Article Text

PDF
Modelling for conflict: the legacy of ballistic research and current extremity in vivo modelling
  1. William G P Eardley1,
  2. S A Watts2 and
  3. J C Clasper1
  1. 1Academic Department of Military Surgery and Trauma, Royal Centre for Defence Medicine, ICT Centre, Institute of Research and Development, Birmingham, UK
  2. 2Defence Science and Technology Laboratory, Salisbury, Wiltshire, UK
  1. Correspondence to W G P Eardley, Academic Department of Military Surgery and Trauma, Royal Centre for Defence Medicine, ICT Centre, Institute of Research and Development, Birmingham Research Park, Vincent Drive, Birmingham B15 2SQ, UK; willeardley{at}doctors.org.uk

Abstract

Extremity ballistic injury is unique and the literature intended to guide its management is commonly misinterpreted. In order to care for those injured in conflict and conduct appropriate research, clinicians must be able to identify key in vivo studies, understand their weaknesses and desist the propagation of miscited and misunderstood ballistic dogma. This review provides the only inclusive critical overview of key studies of relevance to military extremity injury. In addition, the non-ballistic studies of limb injury, stabilisation and contamination that will form the basis from which future small animal extremity studies are constructed are presented. With an awareness of the legacy of military wound models and an insight into available generic models of extremity injury and contamination, research teams are well placed to optimise future military extremity injury management.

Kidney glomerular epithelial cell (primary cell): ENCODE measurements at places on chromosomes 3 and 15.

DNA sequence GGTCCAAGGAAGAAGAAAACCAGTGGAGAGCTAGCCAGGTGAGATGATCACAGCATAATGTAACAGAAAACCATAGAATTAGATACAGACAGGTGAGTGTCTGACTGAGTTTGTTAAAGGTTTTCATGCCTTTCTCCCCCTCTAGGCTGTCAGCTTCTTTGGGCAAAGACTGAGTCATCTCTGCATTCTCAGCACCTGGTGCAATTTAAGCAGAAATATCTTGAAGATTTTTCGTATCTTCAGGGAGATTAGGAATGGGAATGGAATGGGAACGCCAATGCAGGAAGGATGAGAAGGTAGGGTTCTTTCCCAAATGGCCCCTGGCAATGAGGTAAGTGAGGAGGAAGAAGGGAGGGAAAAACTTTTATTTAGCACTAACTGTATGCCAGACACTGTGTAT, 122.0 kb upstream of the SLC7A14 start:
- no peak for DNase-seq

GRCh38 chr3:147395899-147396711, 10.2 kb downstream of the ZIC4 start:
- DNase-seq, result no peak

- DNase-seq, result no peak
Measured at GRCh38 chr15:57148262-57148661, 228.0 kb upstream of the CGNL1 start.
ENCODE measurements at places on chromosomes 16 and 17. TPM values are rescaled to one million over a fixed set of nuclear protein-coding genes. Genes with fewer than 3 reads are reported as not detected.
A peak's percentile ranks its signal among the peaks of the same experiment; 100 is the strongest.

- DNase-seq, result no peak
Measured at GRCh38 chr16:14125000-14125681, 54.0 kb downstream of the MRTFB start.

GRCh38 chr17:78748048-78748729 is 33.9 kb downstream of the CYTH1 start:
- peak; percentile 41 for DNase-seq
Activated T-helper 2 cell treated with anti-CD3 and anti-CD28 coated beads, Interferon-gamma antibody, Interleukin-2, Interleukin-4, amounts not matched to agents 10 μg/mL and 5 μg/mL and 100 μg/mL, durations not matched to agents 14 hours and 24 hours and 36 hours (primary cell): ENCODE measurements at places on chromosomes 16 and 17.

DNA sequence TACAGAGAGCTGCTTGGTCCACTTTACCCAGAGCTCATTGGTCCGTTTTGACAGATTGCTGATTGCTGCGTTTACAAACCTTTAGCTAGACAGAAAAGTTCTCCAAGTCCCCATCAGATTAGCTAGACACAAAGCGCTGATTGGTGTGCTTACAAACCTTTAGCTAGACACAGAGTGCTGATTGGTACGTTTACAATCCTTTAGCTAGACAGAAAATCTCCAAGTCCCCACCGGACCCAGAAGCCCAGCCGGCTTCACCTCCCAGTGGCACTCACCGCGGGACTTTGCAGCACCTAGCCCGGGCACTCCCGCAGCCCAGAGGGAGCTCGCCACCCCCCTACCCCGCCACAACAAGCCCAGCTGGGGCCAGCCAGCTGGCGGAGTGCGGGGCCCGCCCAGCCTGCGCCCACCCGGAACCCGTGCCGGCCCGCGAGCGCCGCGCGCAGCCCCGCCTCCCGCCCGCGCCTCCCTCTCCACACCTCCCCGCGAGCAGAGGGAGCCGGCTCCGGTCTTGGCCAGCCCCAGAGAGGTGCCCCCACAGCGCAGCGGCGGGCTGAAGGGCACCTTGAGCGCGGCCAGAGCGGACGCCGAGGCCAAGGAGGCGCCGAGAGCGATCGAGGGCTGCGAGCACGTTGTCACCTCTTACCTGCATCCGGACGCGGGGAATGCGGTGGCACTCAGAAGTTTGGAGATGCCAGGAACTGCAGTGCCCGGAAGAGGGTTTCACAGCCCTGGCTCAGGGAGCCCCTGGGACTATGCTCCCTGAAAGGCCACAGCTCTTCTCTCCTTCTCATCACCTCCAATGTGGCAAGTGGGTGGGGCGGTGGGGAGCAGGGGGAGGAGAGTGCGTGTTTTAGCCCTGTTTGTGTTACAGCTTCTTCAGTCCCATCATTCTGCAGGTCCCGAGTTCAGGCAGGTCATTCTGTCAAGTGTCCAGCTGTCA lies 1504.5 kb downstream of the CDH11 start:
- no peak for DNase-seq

Statistics from Altmetric.com

  • Received March 19, 2013.
  • Accepted March 21, 2013.
View Full Text

Request permissions

If you wish to reuse any or all of this article please use the link below which will take you to the Copyright Clearance Center’s RightsLink service. You will be able to get a quick price and instant permission to reuse the content in many different ways.